Islands at Habitat

Montreal’s Islands played an hour-long set at Habitat last night, supported by Idiot Glee.

Kentucky’s Idiot Glee, aka James Friley, warmed up the crowd with his brooding lo-fi brand of synth-pop. Accompanied on stage only by several keyboards, he gave a confident yet introspective account of himself. He never seemed too concerned with the chattering crowd in front of him, his distorted, emotional vocals evoking the feel of an eavesdropped bedroom recording. Friley capped off his set with an imaginative cover of Bill Withers’ “Ain’t no sunshine” before leaving the stage in anticipation of the main act. Idiot Glee is touring with Islands on a near-thiry-date North American tour that will end in a couple weeks time.

Islands shortly graced the stage, made up of frontman Nick Thorburn (formerly of The Unicorns) and his band: Guelph, Ontario brothers Geordie and Evan Gordon and drummer Luc Laurent.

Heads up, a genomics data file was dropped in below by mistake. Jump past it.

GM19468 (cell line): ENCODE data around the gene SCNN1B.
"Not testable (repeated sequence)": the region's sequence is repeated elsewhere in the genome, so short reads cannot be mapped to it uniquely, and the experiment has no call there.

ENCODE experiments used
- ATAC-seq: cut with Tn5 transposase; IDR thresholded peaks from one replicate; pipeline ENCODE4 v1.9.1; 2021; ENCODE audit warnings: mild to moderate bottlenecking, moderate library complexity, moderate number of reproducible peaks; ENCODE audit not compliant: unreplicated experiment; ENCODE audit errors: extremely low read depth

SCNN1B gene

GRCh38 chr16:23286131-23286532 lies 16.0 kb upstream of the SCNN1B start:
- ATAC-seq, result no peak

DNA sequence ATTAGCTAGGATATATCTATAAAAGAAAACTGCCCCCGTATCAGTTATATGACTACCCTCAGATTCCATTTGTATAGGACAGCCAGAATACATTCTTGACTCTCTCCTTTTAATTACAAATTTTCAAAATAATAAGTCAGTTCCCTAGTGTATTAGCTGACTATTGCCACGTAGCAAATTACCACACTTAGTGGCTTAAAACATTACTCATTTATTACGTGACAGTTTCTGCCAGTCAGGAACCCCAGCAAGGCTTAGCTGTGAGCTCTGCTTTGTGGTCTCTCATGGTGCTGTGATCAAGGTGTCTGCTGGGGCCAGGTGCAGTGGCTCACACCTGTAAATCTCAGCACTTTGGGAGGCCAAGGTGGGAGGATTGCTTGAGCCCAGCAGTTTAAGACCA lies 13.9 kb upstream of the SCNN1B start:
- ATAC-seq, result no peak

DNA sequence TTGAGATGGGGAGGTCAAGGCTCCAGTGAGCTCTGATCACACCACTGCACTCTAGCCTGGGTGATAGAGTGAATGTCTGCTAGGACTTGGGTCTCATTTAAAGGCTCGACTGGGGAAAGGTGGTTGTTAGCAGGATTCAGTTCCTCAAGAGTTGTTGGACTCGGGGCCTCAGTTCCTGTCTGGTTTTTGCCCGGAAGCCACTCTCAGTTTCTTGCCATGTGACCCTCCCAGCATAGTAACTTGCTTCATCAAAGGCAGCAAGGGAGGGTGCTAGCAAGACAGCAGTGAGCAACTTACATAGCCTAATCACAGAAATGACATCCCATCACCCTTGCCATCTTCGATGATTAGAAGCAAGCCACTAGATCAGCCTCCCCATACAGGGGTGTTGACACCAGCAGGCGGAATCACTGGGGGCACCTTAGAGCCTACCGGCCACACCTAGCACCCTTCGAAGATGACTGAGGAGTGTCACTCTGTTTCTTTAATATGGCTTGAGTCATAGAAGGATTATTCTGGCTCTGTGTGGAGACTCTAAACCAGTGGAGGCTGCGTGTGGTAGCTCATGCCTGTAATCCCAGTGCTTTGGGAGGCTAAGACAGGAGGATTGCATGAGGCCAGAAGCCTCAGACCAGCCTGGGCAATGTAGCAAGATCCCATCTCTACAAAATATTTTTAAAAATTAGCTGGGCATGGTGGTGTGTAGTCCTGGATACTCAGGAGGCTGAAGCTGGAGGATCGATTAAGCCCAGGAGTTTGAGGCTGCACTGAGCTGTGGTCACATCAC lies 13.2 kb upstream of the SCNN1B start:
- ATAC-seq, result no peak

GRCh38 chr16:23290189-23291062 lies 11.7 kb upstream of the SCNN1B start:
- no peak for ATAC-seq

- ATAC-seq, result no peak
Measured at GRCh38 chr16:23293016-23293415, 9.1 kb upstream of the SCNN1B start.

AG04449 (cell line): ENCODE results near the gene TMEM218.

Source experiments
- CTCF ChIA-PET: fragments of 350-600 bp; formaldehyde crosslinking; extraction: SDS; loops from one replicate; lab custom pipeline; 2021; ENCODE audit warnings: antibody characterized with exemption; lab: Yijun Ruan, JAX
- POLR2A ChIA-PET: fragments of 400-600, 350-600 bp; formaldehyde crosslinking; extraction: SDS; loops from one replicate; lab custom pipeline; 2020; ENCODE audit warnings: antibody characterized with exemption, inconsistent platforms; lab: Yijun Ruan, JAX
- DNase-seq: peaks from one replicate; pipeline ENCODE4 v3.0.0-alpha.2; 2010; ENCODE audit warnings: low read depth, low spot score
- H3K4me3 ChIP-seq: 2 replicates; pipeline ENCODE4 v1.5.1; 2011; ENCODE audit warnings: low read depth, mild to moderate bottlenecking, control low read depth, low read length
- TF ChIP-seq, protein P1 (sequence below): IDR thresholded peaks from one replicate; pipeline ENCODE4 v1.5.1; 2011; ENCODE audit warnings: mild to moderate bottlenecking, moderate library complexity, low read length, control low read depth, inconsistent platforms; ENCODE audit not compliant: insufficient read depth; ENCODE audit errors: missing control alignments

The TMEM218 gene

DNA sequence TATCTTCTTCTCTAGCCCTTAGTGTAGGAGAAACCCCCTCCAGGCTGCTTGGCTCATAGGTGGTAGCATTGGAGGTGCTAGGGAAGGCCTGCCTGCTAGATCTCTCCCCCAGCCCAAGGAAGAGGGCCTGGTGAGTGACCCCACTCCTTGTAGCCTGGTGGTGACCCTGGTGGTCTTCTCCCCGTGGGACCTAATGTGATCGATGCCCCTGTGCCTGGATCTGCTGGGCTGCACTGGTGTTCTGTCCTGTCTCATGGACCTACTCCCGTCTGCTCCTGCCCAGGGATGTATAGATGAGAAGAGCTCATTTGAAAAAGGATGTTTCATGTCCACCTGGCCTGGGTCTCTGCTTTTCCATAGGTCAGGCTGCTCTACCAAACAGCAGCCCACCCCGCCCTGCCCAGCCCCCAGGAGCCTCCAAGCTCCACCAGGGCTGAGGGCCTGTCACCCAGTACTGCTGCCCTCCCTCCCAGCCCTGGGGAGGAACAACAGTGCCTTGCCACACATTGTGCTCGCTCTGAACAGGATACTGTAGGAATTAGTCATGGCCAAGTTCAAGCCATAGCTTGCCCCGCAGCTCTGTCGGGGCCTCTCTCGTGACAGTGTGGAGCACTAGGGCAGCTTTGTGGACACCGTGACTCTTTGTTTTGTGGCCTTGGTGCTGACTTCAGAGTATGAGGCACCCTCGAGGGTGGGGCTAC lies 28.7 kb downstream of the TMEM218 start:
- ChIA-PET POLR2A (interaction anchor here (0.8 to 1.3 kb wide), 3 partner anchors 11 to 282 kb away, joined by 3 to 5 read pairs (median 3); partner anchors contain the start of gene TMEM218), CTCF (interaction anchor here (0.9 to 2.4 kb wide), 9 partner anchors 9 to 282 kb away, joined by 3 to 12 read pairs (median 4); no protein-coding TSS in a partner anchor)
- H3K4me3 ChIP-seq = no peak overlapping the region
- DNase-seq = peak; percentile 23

The band chose to open with the ironically titled “This is not a song” (it is, in fact…), and followed up with several of A sleep and a forgetting‘s more downbeat numbers. Frustrated with the crowd’s lack of patience for the opening’s quieter moments, Thorburn made a request for silence which could be construed as either polite or pompous, depending on your views.

At any rate, this, combined with a slight increase in volume a few minutes later did seem to catch the Habitat crowd’s attention, and Islands flew headlong into many of the new album’s less subtle numbers such as “I can’t feel my face” and “Hallways”, as well as some hits from past albums such as “Creeper” from 2009’s Vapours. This energetic turn hit its peak during a fabulous visit to 2006’s Return to the sea, in the form of the many-faceted, epic “Swans”.

Having left the stage after an hour-long set, the band was cheered on for an encore by a public that finally seemed to have caught on. They returned with an oldie: Return to the sea‘s “Where there’s a will there’s a whalebone” before exiting the stage with little fanfare, for the final time.

All in all, it was a fun night, with Islands showcasing the breadth of their sound and giving Kelownans a great excuse to get out on a Wednesday night to see one of Canada’s most exciting and quirky pop bands.

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